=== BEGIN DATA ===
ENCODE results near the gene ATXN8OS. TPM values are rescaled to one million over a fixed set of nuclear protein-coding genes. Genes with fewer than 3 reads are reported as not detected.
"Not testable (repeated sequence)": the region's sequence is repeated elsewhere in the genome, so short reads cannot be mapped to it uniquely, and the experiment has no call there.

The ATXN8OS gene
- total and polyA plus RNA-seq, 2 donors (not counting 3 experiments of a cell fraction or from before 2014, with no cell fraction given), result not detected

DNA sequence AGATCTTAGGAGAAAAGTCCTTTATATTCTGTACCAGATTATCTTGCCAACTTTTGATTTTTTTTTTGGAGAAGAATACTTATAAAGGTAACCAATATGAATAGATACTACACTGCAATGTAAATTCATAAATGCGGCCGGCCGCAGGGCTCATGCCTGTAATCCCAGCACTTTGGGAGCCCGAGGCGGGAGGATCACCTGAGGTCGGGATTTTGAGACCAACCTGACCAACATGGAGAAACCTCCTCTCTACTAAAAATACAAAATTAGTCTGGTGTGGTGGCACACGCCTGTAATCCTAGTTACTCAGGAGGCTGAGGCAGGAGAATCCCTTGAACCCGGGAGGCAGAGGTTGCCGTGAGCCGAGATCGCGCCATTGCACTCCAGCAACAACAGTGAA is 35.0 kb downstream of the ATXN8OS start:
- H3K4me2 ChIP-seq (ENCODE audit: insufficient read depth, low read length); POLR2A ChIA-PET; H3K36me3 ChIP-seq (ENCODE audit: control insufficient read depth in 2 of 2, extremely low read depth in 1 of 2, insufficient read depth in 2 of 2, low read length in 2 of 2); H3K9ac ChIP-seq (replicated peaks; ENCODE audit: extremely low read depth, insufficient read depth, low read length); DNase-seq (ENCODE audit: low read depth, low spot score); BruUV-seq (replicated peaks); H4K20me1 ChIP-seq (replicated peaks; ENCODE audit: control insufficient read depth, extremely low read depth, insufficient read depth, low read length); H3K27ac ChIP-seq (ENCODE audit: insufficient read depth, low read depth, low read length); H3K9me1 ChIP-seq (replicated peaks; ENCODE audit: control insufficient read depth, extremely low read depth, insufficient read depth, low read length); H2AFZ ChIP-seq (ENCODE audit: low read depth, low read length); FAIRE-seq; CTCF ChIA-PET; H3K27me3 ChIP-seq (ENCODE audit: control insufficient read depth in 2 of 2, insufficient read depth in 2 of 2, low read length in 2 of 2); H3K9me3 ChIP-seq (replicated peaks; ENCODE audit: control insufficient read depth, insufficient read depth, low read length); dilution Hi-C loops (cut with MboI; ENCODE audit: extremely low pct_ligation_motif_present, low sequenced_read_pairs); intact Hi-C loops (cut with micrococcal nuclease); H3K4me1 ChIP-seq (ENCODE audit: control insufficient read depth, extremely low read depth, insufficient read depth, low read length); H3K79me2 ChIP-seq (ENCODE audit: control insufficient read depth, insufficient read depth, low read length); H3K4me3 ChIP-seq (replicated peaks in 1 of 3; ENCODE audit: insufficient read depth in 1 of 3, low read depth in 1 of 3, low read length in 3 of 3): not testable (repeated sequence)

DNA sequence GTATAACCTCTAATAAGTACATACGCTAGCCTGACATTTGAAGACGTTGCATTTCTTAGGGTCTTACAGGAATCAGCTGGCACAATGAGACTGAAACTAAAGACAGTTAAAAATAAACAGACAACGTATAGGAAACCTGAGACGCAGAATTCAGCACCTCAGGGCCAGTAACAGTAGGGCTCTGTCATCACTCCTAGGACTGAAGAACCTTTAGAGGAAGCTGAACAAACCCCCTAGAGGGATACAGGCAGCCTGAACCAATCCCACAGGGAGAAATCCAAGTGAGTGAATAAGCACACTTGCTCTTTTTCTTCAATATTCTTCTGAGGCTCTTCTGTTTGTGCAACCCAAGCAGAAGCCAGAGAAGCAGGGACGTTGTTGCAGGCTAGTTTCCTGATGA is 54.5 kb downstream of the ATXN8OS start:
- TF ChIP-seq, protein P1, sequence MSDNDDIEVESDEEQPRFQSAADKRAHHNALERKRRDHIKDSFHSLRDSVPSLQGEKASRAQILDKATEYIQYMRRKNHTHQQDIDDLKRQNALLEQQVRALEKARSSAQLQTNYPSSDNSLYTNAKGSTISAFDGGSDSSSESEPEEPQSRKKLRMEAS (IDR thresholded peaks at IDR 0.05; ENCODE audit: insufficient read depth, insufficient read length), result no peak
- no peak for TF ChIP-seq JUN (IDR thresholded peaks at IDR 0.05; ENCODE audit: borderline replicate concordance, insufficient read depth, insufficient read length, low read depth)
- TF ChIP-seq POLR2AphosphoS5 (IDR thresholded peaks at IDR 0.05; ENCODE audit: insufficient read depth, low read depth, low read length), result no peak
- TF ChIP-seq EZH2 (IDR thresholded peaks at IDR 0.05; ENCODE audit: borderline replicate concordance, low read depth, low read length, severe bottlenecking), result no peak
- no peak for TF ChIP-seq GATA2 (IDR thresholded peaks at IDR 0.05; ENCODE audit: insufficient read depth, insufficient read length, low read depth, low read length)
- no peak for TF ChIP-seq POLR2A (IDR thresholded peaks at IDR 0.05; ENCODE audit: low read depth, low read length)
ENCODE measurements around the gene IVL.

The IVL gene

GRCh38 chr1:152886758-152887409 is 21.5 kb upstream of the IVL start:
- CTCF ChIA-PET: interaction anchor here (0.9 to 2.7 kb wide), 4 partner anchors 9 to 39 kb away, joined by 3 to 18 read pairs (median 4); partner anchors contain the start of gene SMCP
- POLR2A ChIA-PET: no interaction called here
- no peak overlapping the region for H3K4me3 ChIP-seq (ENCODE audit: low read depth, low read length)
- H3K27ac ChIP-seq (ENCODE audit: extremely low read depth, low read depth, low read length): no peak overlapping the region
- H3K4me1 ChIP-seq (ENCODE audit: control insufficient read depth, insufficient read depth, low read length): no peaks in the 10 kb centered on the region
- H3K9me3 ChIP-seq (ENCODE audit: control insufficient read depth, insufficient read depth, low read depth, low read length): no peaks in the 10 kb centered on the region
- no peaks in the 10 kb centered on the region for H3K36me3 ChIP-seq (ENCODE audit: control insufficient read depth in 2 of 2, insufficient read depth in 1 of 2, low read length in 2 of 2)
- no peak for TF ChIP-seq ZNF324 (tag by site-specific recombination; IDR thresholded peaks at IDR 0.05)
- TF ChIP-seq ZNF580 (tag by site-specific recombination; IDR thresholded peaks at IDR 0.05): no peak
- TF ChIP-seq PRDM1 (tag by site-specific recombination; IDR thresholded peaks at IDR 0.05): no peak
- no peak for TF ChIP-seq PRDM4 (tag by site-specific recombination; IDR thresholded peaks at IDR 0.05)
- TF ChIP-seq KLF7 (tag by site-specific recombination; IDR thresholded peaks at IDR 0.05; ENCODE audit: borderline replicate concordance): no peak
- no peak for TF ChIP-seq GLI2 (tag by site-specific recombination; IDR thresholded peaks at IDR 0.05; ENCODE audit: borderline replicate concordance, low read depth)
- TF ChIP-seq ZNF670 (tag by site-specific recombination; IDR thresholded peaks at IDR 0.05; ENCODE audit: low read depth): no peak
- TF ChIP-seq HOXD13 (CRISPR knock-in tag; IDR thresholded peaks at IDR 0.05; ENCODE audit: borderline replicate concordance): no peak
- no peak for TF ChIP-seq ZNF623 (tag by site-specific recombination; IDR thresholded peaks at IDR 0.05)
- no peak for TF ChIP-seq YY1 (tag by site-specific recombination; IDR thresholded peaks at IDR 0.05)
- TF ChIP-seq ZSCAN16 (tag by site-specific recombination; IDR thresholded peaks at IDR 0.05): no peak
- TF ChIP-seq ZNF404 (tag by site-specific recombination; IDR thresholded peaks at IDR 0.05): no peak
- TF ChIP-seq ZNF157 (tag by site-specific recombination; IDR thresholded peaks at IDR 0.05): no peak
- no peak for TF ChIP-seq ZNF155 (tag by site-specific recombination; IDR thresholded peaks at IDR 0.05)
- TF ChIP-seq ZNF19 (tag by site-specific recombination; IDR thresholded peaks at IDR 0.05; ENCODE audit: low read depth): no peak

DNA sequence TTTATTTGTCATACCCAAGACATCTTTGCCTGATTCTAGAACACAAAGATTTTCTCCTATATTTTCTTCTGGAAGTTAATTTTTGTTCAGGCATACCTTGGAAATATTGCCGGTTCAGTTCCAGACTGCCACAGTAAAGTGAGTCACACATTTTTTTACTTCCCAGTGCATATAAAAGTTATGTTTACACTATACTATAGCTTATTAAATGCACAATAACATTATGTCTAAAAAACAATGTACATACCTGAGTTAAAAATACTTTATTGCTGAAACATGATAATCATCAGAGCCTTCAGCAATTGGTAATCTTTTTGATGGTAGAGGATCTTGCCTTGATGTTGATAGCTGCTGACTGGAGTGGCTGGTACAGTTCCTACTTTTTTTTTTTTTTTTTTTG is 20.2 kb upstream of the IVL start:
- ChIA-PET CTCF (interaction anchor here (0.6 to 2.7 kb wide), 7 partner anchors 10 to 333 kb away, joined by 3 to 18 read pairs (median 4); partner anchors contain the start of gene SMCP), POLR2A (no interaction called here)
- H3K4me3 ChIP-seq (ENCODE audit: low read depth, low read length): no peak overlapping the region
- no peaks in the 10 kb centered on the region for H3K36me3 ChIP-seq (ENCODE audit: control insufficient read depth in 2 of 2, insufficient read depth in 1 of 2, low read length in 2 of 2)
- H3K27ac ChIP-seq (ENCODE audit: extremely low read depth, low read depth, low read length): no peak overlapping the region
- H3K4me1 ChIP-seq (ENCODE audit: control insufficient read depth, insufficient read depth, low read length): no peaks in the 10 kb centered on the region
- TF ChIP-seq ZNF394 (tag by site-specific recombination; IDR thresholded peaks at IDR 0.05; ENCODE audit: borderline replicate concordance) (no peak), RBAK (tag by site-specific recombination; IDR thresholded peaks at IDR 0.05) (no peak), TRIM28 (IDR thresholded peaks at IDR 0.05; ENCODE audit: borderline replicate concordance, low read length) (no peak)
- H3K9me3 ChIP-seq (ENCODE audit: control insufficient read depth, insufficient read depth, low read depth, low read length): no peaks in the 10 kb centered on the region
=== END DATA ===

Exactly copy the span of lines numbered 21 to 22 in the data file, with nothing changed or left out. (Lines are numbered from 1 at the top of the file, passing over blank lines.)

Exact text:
- H3K4me1 ChIP-seq (ENCODE audit: control insufficient read depth, insufficient read depth, low read length): no peaks in the 10 kb centered on the region
- H3K9me3 ChIP-seq (ENCODE audit: control insufficient read depth, insufficient read depth, low read depth, low read length): no peaks in the 10 kb centered on the region